Shure developed the mic element in the s, using small ports that allowed sound left to right, 55 “Fathead, 55S, S broadcast, 55SH Series II, Super stamp (with “The King”) that was issued by the U.S. Postal Service in Stay up-to-date, get the latest pro audio news, products and. Timeline of the Shure Unidyne Microphone Model 55 55S - $72; cardioid; add impedance selection switch (low-medium-high); "S" designation meant "Small". Shure 55SH Series II Unidyne Vocal Microphone - The Shure 55SH Series II is a "Get it" shows the next available date that we will be able to deliver this item to . the Gear4music extended warranty scheme provides an enhanced service.
Shure 55SH Series II Dynamic Microphone (the Elvis Microphone): withoutyouitsjustnot.us: Musical Instruments
Note that the time constant of an RC circuit equals the product of the resistance and capacitance. The voltage across the capacitor varies above and below the bias voltage. The voltage difference between the bias and the capacitor is seen across the series resistor.
The voltage across the resistor is amplified for performance or recording. In most cases, the electronics in the microphone itself contribute no voltage gain as the voltage differential is quite significant, up to several volts for high sound levels.
Since this is a very high impedance circuit, only current gain is usually needed, with the voltage remaining constant. The signal from the oscillator may either be amplitude modulated by the capacitance changes produced by the sound waves moving the capsule diaphragm, or the capsule may be part of a resonant circuit that modulates the frequency of the oscillator signal.
Demodulation yields a low-noise audio frequency signal with a very low source impedance. The absence of a high bias voltage permits the use of a diaphragm with looser tension, which may be used to achieve wider frequency response due to higher compliance. The RF biasing process results in a lower electrical impedance capsule, a useful by-product of which is that RF condenser microphones can be operated in damp weather conditions that could create problems in DC-biased microphones with contaminated insulating surfaces.
Condenser microphones span the range from telephone transmitters through inexpensive karaoke microphones to high-fidelity recording microphones. They generally produce a high-quality audio signal and are now the popular choice in laboratory and recording studio applications.
Microfiles: Shure Model 55—The History Of A True Classic - ProSoundWeb
The inherent suitability of this technology is due to the very small mass that must be moved by the incident sound wave, unlike other microphone types that require the sound wave to do more work. They require a power source, provided either via microphone inputs on equipment as phantom power or from a small battery.
Condenser microphones are also available with two diaphragms that can be electrically connected to provide a range of polar patterns see belowsuch as cardioid, omnidirectional, and figure-eight. A valve microphone is a condenser microphone that uses a vacuum tube valve amplifier. Electret condenser Main article: Electret microphone First patent on foil electret microphone by G.
An electret is a ferroelectric material that has been permanently electrically charged or polarized. The name comes from electrostatic and magnet; a static charge is embedded in an electret by alignment of the static charges in the material, much the way a magnet is made by aligning the magnetic domains in a piece of iron. Due to their good performance and ease of manufacture, hence low cost, the vast majority of microphones made today are electret microphones; a semiconductor manufacturer  estimates annual production at over one billion units.
Nearly all cell-phone, computer, PDA and headset microphones are electret types. They are used in many applications, from high-quality recording and lavalier use to built-in microphones in small sound recording devices and telephones. Though electret microphones were once considered low quality, the best ones can now rival traditional condenser microphones in every respect and can even offer the long-term stability and ultra-flat response needed for a measurement microphone.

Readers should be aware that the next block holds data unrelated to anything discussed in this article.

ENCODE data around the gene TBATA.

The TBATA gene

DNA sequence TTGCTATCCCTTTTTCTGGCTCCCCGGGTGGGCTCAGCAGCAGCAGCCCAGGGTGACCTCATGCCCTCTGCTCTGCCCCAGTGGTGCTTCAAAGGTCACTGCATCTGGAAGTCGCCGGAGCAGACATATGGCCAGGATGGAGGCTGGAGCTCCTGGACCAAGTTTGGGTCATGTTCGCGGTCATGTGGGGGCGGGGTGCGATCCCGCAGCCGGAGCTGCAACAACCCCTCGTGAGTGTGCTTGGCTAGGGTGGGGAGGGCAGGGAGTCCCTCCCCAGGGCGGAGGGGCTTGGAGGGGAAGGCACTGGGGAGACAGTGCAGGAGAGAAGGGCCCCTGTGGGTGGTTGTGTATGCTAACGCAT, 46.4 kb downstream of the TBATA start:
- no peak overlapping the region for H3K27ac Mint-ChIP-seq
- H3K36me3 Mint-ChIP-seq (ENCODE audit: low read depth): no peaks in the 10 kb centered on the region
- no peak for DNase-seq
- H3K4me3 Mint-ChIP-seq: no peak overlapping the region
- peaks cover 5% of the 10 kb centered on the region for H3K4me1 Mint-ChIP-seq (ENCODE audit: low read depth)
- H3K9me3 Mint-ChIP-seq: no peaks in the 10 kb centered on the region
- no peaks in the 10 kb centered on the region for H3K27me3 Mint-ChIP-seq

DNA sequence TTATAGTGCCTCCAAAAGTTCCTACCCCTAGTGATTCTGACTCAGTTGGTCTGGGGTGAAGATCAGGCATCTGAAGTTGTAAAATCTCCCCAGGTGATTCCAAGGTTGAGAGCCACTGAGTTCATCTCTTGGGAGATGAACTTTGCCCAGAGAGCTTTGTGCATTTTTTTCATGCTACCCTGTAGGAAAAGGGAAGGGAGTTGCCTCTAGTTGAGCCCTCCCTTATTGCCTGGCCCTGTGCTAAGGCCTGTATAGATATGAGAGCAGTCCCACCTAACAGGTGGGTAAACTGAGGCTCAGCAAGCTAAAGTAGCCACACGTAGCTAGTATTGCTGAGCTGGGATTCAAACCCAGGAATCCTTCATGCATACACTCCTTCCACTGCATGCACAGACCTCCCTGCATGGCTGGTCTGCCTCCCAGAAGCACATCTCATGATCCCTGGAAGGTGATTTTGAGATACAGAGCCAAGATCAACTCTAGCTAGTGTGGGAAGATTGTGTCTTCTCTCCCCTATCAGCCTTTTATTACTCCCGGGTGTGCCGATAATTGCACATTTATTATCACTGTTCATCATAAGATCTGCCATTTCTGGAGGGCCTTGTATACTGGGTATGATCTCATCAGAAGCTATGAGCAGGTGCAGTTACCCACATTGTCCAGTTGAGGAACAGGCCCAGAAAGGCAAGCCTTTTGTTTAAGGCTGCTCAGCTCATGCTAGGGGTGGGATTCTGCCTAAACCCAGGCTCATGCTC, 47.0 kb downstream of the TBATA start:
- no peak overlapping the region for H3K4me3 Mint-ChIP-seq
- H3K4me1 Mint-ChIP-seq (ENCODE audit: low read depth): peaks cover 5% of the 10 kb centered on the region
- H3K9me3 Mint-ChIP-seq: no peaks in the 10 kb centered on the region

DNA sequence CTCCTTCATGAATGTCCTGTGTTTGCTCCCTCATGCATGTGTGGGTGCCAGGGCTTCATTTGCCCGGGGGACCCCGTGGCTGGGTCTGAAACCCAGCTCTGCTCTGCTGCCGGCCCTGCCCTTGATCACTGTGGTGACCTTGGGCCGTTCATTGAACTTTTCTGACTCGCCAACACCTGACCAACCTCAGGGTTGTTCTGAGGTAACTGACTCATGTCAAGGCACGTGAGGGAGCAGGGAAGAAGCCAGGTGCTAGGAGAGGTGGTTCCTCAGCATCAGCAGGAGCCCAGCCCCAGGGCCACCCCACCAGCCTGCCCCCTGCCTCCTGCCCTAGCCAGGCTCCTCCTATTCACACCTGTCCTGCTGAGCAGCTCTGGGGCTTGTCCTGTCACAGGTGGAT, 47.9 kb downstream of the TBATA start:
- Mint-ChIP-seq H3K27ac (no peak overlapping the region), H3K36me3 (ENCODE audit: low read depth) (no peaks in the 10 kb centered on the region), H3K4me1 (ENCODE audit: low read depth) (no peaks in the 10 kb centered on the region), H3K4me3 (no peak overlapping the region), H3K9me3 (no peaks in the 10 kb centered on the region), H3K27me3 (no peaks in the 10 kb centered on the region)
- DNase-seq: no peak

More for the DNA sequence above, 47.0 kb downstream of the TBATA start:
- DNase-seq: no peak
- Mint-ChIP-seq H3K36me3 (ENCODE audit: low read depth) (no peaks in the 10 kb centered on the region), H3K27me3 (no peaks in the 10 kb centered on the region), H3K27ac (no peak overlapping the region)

Unlike other capacitor microphones, they require no polarizing voltage, but often contain an integrated preamplifier that does require power often incorrectly called polarizing power or bias.
This preamplifier is frequently phantom powered in sound reinforcement and studio applications. Monophonic microphones designed for personal computer PC use, sometimes called multimedia microphones, use a 3. Stereophonic microphones use the same connector; there is no obvious way to determine which standard is used by equipment and microphones. Only the best electret microphones rival good DC-polarized units in terms of noise level and quality; electret microphones lend themselves to inexpensive mass-production, while inherently expensive non-electret condenser microphones are made to higher quality.
Dynamic Patti Smith singing into a Shure SM58 dynamic cardioid type microphone The dynamic microphone also known as the moving-coil microphone works via electromagnetic induction. They are robust, relatively inexpensive and resistant to moisture. This, coupled with their potentially high gain before feedbackmakes them ideal for on-stage use.
Shure 55SH Series II Unidyne Cardioid Dynamic 55SH SERIES II B&H
Dynamic microphones use the same dynamic principle as in a loudspeakeronly reversed. A small movable induction coilpositioned in the magnetic field of a permanent magnetis attached to the diaphragm. When sound enters through the windscreen of the microphone, the sound wave moves the diaphragm. When the diaphragm vibrates, the coil moves in the magnetic field, producing a varying current in the coil through electromagnetic induction.
A single dynamic membrane does not respond linearly to all audio frequencies. For this reason, some microphones utilize multiple membranes for the different parts of the audio spectrum and then combine the resulting signals. Combining the multiple signals correctly is difficult; designs that do this are rare and tend to be expensive.
On the other hand, there are several designs that are more specifically aimed towards isolated parts of the audio spectrum. The AKG Dfor example, is designed for bass response rather than treble. Ribbon Edmund Lowe using a ribbon microphone Ribbon microphones use a thin, usually corrugated metal ribbon suspended in a magnetic field. The ribbon is electrically connected to the microphone's output, and its vibration within the magnetic field generates the electrical signal.